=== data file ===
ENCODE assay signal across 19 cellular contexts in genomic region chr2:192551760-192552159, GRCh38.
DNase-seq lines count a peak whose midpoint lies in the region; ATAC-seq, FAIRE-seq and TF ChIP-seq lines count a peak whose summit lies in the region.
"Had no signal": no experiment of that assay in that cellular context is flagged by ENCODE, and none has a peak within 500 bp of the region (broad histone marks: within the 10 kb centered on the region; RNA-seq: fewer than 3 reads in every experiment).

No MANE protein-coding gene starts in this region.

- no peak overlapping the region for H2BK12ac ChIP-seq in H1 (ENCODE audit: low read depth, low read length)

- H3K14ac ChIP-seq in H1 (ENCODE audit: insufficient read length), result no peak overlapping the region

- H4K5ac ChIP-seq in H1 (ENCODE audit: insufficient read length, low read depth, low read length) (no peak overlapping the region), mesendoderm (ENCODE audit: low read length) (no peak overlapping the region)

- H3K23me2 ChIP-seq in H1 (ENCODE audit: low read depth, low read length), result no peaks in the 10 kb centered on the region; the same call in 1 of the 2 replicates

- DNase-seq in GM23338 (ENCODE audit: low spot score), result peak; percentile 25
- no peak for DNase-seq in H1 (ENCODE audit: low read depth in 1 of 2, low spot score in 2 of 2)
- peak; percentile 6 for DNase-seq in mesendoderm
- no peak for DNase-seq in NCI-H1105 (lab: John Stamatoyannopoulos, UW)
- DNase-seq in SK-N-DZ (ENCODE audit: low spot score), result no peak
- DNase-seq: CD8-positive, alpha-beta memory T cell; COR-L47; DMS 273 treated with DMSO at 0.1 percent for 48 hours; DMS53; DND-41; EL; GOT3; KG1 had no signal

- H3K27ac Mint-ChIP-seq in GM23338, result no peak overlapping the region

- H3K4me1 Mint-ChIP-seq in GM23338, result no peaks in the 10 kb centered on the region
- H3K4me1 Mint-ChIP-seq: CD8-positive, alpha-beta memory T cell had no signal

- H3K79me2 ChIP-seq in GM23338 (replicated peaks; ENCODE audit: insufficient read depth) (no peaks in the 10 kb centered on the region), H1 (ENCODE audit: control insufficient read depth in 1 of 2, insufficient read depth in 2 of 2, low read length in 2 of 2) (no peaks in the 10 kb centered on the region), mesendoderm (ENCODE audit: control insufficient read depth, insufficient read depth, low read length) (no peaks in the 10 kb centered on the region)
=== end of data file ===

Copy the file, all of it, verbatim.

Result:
ENCODE assay signal across 19 cellular contexts in genomic region chr2:192551760-192552159, GRCh38.
DNase-seq lines count a peak whose midpoint lies in the region; ATAC-seq, FAIRE-seq and TF ChIP-seq lines count a peak whose summit lies in the region.
"Had no signal": no experiment of that assay in that cellular context is flagged by ENCODE, and none has a peak within 500 bp of the region (broad histone marks: within the 10 kb centered on the region; RNA-seq: fewer than 3 reads in every experiment).

No MANE protein-coding gene starts in this region.

- no peak overlapping the region for H2BK12ac ChIP-seq in H1 (ENCODE audit: low read depth, low read length)

- H3K14ac ChIP-seq in H1 (ENCODE audit: insufficient read length), result no peak overlapping the region

- H4K5ac ChIP-seq in H1 (ENCODE audit: insufficient read length, low read depth, low read length) (no peak overlapping the region), mesendoderm (ENCODE audit: low read length) (no peak overlapping the region)

- H3K23me2 ChIP-seq in H1 (ENCODE audit: low read depth, low read length), result no peaks in the 10 kb centered on the region; the same call in 1 of the 2 replicates

- DNase-seq in GM23338 (ENCODE audit: low spot score), result peak; percentile 25
- no peak for DNase-seq in H1 (ENCODE audit: low read depth in 1 of 2, low spot score in 2 of 2)
- peak; percentile 6 for DNase-seq in mesendoderm
- no peak for DNase-seq in NCI-H1105 (lab: John Stamatoyannopoulos, UW)
- DNase-seq in SK-N-DZ (ENCODE audit: low spot score), result no peak
- DNase-seq: CD8-positive, alpha-beta memory T cell; COR-L47; DMS 273 treated with DMSO at 0.1 percent for 48 hours; DMS53; DND-41; EL; GOT3; KG1 had no signal

- H3K27ac Mint-ChIP-seq in GM23338, result no peak overlapping the region

- H3K4me1 Mint-ChIP-seq in GM23338, result no peaks in the 10 kb centered on the region
- H3K4me1 Mint-ChIP-seq: CD8-positive, alpha-beta memory T cell had no signal

- H3K79me2 ChIP-seq in GM23338 (replicated peaks; ENCODE audit: insufficient read depth) (no peaks in the 10 kb centered on the region), H1 (ENCODE audit: control insufficient read depth in 1 of 2, insufficient read depth in 2 of 2, low read length in 2 of 2) (no peaks in the 10 kb centered on the region), mesendoderm (ENCODE audit: control insufficient read depth, insufficient read depth, low read length) (no peaks in the 10 kb centered on the region)